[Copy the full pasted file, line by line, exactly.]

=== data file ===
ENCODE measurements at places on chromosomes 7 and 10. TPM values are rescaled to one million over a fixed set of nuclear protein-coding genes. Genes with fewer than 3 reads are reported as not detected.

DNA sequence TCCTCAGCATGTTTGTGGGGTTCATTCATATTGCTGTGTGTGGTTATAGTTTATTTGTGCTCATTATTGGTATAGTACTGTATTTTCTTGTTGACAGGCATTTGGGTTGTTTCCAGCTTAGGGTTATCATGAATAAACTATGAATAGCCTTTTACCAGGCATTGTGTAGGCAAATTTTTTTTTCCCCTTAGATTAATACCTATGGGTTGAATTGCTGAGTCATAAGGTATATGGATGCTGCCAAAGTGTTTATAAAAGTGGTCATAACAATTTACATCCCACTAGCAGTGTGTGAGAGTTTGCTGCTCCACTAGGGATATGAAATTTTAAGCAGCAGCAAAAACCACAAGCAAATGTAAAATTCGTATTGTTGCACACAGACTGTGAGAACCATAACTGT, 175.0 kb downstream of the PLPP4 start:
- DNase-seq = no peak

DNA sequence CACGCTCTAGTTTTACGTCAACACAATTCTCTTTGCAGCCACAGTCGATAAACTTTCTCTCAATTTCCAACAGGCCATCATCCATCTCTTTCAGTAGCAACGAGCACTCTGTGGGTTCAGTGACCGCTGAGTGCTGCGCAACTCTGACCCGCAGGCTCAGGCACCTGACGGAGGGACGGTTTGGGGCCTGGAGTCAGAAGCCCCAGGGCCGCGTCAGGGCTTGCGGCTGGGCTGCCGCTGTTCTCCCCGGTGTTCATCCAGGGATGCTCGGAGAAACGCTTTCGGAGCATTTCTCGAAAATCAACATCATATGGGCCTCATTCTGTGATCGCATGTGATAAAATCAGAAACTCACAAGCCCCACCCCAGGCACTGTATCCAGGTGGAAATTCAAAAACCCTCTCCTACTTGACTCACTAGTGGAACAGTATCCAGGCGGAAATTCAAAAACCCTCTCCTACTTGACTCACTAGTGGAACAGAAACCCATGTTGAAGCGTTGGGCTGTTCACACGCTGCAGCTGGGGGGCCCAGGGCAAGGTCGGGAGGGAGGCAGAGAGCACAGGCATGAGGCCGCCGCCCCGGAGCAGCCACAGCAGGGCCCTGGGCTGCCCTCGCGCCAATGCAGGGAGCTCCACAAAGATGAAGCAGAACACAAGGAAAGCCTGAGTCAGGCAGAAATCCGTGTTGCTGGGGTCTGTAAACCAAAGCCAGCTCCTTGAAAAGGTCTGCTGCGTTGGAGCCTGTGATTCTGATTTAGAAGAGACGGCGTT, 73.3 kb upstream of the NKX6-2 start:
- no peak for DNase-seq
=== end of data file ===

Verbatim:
ENCODE measurements at places on chromosomes 7 and 10. TPM values are rescaled to one million over a fixed set of nuclear protein-coding genes. Genes with fewer than 3 reads are reported as not detected.

DNA sequence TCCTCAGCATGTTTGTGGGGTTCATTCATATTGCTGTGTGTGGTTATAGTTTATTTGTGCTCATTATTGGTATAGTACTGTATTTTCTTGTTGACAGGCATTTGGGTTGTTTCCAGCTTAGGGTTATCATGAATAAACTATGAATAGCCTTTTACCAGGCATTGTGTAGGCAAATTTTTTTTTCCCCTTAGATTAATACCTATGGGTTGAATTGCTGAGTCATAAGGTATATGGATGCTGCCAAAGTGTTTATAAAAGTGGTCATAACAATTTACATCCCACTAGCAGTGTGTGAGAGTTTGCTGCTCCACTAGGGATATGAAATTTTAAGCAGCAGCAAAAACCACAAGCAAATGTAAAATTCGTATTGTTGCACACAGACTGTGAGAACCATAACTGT, 175.0 kb downstream of the PLPP4 start:
- DNase-seq = no peak

DNA sequence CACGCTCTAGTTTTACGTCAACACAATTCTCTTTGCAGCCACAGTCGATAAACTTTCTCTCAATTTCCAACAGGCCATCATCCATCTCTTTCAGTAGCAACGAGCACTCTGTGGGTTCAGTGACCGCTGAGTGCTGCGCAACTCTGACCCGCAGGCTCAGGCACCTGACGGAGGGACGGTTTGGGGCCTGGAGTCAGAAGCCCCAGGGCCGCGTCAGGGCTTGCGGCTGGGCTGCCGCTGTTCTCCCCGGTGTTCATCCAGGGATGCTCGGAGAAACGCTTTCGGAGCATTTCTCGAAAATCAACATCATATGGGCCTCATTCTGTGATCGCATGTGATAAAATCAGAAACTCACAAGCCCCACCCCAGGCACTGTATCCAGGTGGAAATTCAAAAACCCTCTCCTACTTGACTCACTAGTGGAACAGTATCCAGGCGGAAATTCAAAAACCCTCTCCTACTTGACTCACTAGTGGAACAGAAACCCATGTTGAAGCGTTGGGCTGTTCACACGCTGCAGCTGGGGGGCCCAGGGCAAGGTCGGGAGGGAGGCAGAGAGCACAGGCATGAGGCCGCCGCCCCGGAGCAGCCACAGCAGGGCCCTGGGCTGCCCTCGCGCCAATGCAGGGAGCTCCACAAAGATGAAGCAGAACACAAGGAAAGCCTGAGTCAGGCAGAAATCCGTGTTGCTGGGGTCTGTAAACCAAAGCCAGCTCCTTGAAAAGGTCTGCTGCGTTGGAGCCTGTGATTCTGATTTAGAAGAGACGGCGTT, 73.3 kb upstream of the NKX6-2 start:
- no peak for DNase-seq